The restrictions on freedom of expression and the media in Sudan present serious challenges to the protection and promotion of human rights, the rule of law and democracy. The NISS used to visit newspapers daily to read the content before allowing them to print, and confiscated the papers supporting independent and opposition parties after they had been printed. More than 20 topics were considered “red line”, meaning the media were not allowed to write about them. These included issues to do with price increases, demonstrations, and the conflict in Darfur, South Kordofan and Blue Nile. In order to suppress the media to prevent coverage of the human rights violations during the demonstrations, the NISS summoned the editors of the main newspapers to its headquarters and forbid them to publish any information about the protests that did not come from government sources. 7
Many progressive and independent journalists published actively using new media during the demonstrations, in order to disseminate news and articles which they could not publish in local newspapers. Some newspapers published censored material on their websites, blogs or Facebook pages. Informal journalist groups and youth groups used their websites and Facebook pages to publish reports and news about government violations of human rights and freedom of expression. These included Journalists for Human Rights (JHR), the Sudanese Journalists’ Network, Change Now, Abyna and Grifna. At the same time, the security forces used social media to spread false information about activists, protests and gathering places for protests, to mislead the protesters and activists.
The NISS also used social media to spread false information about the situation in Darfur, and about opposition party leaders, rebels and human rights defenders, sometimes accusing them of committing crimes against the state or immoral behaviour. They organised these activities through the Cyber Jihad Unit, using advanced technology and equipment. The government, since 1995, had allocated more than 70% of its budget to defence and security activities. Part of this money was used in importing advanced technology and in training the technical officers of unit.
The Citizen Lab reports that Sudan is one of 21 governments that are currently using or have used Hacking Team’s RCS spyware. 8 According to Reporters Without Borders, “The NSA [National Security Agency in the United States] and GCHQ [Government Communications Headquarters in the United Kingdom], Ethiopia’s Information Network Security Agency, Saudi Arabia’s Internet Services Unit, Belarus’ Operations and Analysis Centre, Russia’s FSB [Federal Security Service] and Sudan’s National Intelligence and Security Service are all security agencies that have gone far beyond their core duties by censoring or spying on journalists and other information providers.” 9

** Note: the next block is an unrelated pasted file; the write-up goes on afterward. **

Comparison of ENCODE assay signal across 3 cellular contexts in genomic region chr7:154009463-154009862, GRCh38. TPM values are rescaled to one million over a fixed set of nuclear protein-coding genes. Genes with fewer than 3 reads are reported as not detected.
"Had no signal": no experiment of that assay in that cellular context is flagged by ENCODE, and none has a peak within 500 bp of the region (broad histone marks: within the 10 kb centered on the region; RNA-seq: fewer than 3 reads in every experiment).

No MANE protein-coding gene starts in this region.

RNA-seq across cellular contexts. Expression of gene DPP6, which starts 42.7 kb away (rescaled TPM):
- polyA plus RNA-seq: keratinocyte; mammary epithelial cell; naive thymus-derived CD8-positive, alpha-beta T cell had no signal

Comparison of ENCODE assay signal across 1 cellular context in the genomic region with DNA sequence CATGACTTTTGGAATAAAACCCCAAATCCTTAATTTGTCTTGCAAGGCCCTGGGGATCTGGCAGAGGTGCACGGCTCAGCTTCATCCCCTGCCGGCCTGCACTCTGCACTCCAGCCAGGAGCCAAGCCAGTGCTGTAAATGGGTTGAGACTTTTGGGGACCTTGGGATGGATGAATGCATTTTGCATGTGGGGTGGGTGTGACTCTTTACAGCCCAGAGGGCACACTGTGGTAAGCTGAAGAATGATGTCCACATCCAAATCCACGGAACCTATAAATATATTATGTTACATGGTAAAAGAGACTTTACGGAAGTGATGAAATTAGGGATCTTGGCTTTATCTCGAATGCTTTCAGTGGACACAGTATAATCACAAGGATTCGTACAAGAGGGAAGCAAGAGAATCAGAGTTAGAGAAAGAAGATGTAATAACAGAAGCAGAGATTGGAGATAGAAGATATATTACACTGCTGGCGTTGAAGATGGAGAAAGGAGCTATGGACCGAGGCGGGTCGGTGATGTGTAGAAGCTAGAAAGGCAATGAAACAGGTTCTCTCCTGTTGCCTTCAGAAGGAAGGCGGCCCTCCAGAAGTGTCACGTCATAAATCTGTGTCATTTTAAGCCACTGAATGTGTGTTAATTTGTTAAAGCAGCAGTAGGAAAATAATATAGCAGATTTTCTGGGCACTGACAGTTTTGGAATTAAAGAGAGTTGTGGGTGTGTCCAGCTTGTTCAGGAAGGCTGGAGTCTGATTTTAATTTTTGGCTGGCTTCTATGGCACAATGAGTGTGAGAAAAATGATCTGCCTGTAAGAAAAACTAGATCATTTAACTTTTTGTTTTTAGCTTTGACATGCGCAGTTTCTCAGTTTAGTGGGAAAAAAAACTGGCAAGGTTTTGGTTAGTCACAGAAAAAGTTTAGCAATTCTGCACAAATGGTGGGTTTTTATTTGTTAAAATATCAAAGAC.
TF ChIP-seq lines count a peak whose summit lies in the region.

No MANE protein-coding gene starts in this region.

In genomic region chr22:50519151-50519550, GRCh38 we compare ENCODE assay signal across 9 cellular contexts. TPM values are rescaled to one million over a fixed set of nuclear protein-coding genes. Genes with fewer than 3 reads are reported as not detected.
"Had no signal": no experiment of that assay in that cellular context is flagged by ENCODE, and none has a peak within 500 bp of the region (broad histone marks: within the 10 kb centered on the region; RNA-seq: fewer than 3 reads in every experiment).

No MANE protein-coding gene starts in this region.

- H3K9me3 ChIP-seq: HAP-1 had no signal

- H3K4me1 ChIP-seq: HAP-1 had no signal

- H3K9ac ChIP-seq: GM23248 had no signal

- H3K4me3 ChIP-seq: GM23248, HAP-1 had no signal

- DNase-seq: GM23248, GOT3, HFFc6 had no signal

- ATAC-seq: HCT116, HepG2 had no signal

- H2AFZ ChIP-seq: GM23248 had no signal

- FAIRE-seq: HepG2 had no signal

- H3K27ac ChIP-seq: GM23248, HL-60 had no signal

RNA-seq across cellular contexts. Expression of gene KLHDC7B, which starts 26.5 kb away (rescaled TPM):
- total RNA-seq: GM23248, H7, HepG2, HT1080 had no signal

Using its advanced technology and equipment on 25 September 2013, the NISS disconnected the internet throughout the country for more than 24 hours. Then, on the following days, the internet slowed down drastically. 10 The international monitoring group Access wrote an open letter to telecom service providers in Sudan on 11 October asking about the internet blackout, which states: “We write with serious concerns over reports of the disruption of Sudan’s international internet connectivity on September 25 and 26 [when] a substantial portion of the country’s networks became unreachable, effectively removing Sudan from the broader Internet at the height of protests in Khartoum. This shutdown occurred on all major data providers (…) and appears to have been the result of actions taken by the service providers.” 11
During the internet blackout, many reported that even SMS messages were blocked. And services such as tweeting via SMS were interrupted by the sole telecommunications provider that carries this service, Zain. 12 The authorities had done the same in June 2012. According to Reporters Without Borders (RSF), at that time there was an eight-hour internet blackout during a gathering organised by the Umma Party 13 that attracted thousands of people. During these protests, the internet slowed down drastically on the night of 29 June, before a large protest was announced. 14 Sudanese news websites such as Sudanese Online, Hurriyat and Al-Rakoba were shut down and YouTube was blocked several times.
The opposition parties accused the NISS of spying and filtering opposition leaders’ phone calls, Twitter accounts, Facebook pages and emails. According to Elterieg, a Sudanese online news site, the NISS established special filtering units in each of the telecommunications companies in Sudan. These units are totally controlled by the NISS. 15 The website mentioned that the NISS asked the communications companies to save SMS and online communications data for five years, instead of two years, as it had been in the past.
Despite this hostile environment, the blocking of websites and the imposition of restrictions on different types of media, Sudanese activists and human rights defenders succeeded in organising, mobilising the people, cooperating and communicating with the international community, and reporting on most of the violations that occurred during demonstrations. They used proxy programmes such as Tor and Hotspot Shield to open blocked websites and developed their digital skills to find secure ways to upload their images, videos, news and articles.
Social media activists developed different measures to protect themselves in case of detention. They informed close relatives or friends about their Facebook and email passwords so that they could change them or delete the accounts in case of detention. These applications and platforms could expose them to torture or ill treatment by security forces during detention. Other activists used to have more than one Facebook page with different accounts in order to confuse the authorities.